All yeast strains used in this study, except those for screening ubiquitin system mutants, are listed in Table S2. Ubiquitin system mutant strains are listed in Table S1. All plasmids used in this study are listed in Table S3. Strain YKA468 was constructed by recombinational insertion of a PCR product containing a 3HA epitope tag with klTRP1 selectable marker at the 3′ end of CLB5 and a 9MYC tag with HIS3MX6 selectable marker at the 3′ end of PDS1 in the dbf2-2 strain using plasmids pYM22 and pYM19 as templates as described [51]. Strain YKA469 was constructed by standard recombinational replacement of the ACM1 coding sequence with a PCR-generated KanMX4 selectable marker. YKA859 was constructed from FM1175 by deleting ACM1 using PCR-mediated integration of the KanMX4 marker and then inserting a 6HA:NatNT2 tag at the 3′ end of KIP1 using pYM17 [51]. YKA404 was generated from Y7092 [52] by PCR-based deletion of ACM1 with the Nat1 nourseothricin resistance cassette. E3 and E2 deletion strains for screening stability of untagged Acm15A were generated by crossing YKA404 to the appropriate MATa KanMX4 gene deletion strains from Open Biosystems as described [52]. Plasmid pHLP317 expressing 3HA-Fin1 from the GAL1 promoter was constructed by subcloning the BamHI-SalI fragment from pESCW-Fin1-Myc into pESCLeu-3HA (both gifts from H. Charbonneau, Purdue University). The acm1K0 mutant allele was created in pBluescript by site-directed mutagenesis using the QuikChange Multi kit (Stratagene) and, amplified by PCR, and subcloned into the XhoI sites of pHPL117 [11] to create pHLP328 or subcloned into the SacII and XhoI sites of p415GAL1 to create pHLP329. The one lysine codon in the 3HA sequence of pHLP329 was altered to an arginine codon to create pHLP330. The 3HA-acm1K0 alleles in pHLP328 and pHLP330 were confirmed by DNA sequencing. pHLP298 was constructed by sub-cloning the 3HA-ACM15A sequence from pHLP209 into p415GAL1. Plasmids for Acm1 stability experiments were constructed by first ligating the PCR-amplified ZZ domain of Protein-A into the HindIII and XhoI sites of p415GAL1 and then ligating the appropriate ACM1 PCR fragments into the PstI and HindIII sites. All plasmid constructs were confirmed by DNA sequencing.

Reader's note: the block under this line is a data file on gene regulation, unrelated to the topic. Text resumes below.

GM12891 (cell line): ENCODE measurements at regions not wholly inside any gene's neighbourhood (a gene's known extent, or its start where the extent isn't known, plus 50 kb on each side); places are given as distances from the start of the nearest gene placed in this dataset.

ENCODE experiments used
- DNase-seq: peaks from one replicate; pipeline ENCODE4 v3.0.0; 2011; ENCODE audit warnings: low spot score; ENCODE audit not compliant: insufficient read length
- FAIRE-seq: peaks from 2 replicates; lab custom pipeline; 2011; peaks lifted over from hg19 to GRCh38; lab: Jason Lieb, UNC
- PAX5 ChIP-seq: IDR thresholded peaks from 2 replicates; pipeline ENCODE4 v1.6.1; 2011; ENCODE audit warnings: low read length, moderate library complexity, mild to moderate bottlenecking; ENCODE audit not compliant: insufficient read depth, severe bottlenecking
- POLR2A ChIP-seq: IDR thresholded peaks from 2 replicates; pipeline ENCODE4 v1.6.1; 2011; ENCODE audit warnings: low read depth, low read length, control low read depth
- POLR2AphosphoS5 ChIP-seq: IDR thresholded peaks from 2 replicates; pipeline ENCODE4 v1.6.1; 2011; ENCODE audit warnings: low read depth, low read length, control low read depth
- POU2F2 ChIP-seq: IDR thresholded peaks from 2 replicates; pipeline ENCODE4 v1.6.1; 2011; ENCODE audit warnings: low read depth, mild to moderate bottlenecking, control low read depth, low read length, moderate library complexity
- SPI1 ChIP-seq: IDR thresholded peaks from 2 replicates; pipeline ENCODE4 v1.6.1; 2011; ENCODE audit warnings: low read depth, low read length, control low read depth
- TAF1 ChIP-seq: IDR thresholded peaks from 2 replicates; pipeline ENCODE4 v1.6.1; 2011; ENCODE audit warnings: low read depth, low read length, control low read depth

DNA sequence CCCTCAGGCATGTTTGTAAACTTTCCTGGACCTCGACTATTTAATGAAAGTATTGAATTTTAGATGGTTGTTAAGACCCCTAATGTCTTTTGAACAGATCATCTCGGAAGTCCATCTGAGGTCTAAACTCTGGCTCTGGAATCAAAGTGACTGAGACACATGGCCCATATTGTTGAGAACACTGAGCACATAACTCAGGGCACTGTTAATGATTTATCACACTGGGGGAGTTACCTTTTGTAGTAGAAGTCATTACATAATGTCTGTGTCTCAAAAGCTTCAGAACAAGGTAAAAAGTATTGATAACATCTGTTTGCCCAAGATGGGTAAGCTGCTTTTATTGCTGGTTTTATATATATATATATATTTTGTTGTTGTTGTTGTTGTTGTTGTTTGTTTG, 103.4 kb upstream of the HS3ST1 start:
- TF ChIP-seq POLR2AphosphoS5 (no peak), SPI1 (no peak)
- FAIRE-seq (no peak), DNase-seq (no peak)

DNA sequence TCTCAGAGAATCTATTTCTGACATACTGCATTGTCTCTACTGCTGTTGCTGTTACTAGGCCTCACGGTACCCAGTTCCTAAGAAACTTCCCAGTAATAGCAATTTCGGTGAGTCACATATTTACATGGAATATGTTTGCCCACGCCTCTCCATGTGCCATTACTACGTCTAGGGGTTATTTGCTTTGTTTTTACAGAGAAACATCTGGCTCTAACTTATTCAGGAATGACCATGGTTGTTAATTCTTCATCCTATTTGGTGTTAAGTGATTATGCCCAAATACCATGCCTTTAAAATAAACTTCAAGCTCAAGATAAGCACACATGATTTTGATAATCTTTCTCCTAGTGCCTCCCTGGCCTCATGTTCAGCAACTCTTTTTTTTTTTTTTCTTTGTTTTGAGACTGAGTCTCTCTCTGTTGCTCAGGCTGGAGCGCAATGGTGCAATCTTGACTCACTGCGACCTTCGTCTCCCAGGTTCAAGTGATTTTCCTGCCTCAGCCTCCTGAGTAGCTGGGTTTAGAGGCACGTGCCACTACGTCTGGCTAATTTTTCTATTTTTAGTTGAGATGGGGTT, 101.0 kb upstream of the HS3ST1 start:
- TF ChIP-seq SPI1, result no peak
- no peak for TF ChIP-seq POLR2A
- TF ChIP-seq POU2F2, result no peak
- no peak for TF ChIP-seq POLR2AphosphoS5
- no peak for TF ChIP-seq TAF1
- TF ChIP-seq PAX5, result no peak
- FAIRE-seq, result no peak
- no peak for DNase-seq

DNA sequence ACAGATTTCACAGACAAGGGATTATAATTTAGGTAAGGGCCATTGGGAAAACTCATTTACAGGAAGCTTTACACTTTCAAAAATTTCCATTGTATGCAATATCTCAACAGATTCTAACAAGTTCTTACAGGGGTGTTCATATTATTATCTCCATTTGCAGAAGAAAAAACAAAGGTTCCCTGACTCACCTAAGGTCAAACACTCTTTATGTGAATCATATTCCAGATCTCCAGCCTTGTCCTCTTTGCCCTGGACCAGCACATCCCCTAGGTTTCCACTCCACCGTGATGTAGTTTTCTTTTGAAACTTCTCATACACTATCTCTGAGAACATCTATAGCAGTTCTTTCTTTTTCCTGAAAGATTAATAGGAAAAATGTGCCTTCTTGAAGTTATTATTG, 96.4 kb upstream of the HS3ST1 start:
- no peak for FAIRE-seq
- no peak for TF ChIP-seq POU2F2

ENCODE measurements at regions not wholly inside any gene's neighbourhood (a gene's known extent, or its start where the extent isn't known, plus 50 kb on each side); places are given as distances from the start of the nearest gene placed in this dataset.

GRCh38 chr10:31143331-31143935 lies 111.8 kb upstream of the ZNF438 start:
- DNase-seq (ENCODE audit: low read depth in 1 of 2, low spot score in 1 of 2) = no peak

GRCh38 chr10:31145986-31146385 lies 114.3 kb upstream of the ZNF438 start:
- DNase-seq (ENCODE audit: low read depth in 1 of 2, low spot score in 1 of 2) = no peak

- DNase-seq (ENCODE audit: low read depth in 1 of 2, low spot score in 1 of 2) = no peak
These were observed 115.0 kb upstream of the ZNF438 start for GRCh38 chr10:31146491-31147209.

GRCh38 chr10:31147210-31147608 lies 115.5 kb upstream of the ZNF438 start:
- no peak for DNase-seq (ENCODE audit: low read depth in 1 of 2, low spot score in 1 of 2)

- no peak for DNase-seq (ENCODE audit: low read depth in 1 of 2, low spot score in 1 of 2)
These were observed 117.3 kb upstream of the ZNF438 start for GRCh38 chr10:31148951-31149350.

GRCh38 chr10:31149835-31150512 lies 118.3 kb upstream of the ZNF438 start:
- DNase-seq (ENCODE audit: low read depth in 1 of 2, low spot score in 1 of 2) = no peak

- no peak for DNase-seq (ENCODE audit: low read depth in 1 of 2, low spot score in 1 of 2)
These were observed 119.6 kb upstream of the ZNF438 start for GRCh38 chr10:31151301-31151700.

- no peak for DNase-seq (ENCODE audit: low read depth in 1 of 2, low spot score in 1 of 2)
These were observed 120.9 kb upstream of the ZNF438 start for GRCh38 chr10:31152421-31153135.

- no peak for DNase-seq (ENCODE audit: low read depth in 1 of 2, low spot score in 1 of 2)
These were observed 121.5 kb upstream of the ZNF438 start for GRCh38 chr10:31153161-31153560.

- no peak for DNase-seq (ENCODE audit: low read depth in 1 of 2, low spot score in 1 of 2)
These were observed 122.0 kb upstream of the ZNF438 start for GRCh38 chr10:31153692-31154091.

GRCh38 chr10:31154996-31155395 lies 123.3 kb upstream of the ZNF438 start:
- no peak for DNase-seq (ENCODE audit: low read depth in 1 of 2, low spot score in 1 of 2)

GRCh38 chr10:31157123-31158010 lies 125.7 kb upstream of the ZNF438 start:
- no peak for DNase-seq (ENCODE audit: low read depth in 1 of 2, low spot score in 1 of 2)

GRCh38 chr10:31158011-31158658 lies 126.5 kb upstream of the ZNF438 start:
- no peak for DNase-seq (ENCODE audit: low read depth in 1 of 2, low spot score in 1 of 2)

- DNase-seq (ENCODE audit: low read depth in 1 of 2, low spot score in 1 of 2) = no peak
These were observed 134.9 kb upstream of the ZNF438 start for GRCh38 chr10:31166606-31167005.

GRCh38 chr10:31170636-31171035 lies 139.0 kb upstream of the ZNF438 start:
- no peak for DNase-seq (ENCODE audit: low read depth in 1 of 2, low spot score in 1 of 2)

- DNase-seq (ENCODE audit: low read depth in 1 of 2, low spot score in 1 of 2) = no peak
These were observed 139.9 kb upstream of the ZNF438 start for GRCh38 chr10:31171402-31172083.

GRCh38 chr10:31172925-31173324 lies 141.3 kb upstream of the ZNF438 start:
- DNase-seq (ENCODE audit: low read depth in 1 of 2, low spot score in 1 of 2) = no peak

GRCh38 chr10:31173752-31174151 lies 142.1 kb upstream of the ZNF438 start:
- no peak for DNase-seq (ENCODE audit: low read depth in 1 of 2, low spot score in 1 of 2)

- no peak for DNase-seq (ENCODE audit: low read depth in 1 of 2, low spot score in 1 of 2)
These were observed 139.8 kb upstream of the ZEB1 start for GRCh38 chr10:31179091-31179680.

Cell growth and cell cycle arrest